Mother’s milk is the perfect food for newborns. Babies thrive on its nourishment the first year/years of life. Breast milk contains mostly fat at 54 percent, next carbohydrates at 39 percent, and lastly protein at 7 percent. These provide the amino acids and fatty acid composition, especially for the brain, during the rapid growth that infants experience during their first 4-6 months of life. As babies grow, their caloric requirements change and solid foods are introduced. But do their macronutrient ratios change as they grow into adults? To examine this more closely, let’s look at the basic role of each nutrient in the body.
FATS: At nine calories per gram, fats provide the most concentrated form of energy in the body. Fats play a key role in supporting immune function, aid in the absorption of the fat-soluble vitamins A, D, E and K, insulate internal organs, regulate body temperature and maintain healthy skin and hair. Our cell membranes are made of fat.
Healthy fats keep cell membranes permeable to allow nutrients in and waste products out of the cell. More than 70 percent of the dry weight of the brain is fat. Unfortunately, fats have gotten a bad reputation from the heart-healthy, low-fat diet gurus. However, as you’re about to read, all fats are not created equally.
After reviewing all the benefits of healthy fats, it’s easy to see why breast milk contains over half of its macronutrients in the form of fats. Babies need to it to grow and evidently adults need it for optimal health. Next time, we’ll look at the other macronutrients found in abundance in breast milk: carbohydrates.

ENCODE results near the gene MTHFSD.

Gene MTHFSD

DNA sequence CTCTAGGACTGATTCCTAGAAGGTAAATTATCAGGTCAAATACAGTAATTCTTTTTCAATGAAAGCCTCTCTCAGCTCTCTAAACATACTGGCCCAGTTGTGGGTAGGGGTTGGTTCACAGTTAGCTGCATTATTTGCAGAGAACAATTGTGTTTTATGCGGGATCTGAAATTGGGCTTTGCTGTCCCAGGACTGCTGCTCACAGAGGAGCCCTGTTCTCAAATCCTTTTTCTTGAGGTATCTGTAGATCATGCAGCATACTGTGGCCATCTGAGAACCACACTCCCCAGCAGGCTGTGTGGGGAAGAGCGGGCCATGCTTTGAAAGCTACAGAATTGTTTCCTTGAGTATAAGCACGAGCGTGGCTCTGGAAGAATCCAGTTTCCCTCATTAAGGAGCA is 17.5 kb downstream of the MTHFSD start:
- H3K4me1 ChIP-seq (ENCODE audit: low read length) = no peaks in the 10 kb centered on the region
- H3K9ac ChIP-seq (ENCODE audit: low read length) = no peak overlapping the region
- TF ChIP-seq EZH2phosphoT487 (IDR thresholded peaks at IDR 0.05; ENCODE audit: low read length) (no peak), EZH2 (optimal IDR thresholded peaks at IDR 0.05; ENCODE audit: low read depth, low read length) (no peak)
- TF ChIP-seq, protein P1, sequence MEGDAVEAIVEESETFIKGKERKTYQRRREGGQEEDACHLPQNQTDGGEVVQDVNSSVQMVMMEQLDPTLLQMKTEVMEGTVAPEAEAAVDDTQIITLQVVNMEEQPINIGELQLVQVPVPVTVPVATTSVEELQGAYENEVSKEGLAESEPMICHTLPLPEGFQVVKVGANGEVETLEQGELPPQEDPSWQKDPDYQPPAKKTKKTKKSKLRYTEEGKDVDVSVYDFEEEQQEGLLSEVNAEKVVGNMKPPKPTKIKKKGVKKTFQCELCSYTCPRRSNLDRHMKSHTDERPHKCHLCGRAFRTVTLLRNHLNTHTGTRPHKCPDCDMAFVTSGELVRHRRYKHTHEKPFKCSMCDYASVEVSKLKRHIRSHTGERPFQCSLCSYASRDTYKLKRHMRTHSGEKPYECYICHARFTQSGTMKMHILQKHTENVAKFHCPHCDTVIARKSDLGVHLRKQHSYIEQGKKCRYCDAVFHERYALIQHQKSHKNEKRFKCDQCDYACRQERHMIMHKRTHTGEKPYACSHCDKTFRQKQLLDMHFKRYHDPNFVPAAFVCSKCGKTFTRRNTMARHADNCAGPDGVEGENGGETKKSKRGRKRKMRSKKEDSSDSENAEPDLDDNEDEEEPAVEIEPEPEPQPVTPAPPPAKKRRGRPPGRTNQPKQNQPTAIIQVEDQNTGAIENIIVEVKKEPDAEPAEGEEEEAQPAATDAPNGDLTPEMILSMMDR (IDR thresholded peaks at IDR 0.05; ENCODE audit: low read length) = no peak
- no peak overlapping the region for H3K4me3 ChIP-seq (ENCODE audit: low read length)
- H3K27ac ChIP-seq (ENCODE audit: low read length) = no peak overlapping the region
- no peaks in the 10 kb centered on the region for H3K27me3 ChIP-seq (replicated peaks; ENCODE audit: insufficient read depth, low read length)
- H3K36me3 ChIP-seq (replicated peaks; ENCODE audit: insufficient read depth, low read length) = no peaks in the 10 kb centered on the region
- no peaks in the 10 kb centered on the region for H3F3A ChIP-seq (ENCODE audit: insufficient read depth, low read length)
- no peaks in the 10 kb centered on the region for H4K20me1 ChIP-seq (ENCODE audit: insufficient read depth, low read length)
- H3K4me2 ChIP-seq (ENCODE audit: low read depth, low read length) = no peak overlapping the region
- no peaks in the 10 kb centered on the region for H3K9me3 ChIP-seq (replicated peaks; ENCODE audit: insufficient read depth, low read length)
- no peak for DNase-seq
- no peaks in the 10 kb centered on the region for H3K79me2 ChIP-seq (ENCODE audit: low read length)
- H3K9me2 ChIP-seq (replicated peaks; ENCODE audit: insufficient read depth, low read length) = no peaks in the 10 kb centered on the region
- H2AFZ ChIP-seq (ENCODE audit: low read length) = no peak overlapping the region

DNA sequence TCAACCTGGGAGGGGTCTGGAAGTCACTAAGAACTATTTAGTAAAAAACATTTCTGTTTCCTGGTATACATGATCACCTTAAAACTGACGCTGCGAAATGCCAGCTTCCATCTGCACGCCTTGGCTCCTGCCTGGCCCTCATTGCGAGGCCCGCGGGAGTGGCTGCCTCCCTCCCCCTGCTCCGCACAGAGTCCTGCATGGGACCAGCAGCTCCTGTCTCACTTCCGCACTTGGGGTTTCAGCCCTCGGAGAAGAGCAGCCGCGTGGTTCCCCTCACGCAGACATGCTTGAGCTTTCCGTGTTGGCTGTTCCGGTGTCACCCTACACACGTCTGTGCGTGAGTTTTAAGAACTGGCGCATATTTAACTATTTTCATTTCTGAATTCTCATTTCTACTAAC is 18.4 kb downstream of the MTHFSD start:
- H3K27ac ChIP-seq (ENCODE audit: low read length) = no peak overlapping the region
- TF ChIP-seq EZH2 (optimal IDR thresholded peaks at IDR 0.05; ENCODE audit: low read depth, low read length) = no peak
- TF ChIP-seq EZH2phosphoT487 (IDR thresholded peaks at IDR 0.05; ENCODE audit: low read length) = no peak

1Jaminet, Paul, and Shou-Ching Jaminet. “The Safe Fats: SaFA and MUFA.” Perfect Health Diet: Regain Health and Lose Weight by Eating the Way You Were Meant to Eat. New York: Scribner, 2012. 133. Print.
“Child and Adolescent Nutrition.” The European Food Information Council (EUFIC) : Your Guide to Food Safety & Quality and Health & Nutrition for a Balanced Diet and Healthy Lifestyle. N.p., June 2006. Web. 21 Feb. 2015.
Kresser, Chris. “Fats as Fuel: Give Yourself an Oil Change.” Your Personal Paleo Code: The 3-step Plan to Lose Weight, Reverse Disease, and Stay Fit and Healthy for Life. New York: Little, Brown, 2013. 94-117. Print.
Rosedale, Ron, and Carol Colman. “Why Good Fat Does a Body Good.” The Rosedale Diet. New York: HarperResource, 2004. 67. Print.
“The Carb-Sane Asylum.” The Carb-Sane Asylum. Evelyn Aka CarbSane, 15 Oct. 2013. Web. 21 Feb. 2015.
Wolf, Robb. “Fat, Have a Seat, This May Take a Little While.” The Paleo Solution: The Original Human Diet. Las Vegas: Victory Belt, 2010. 102-116. Print.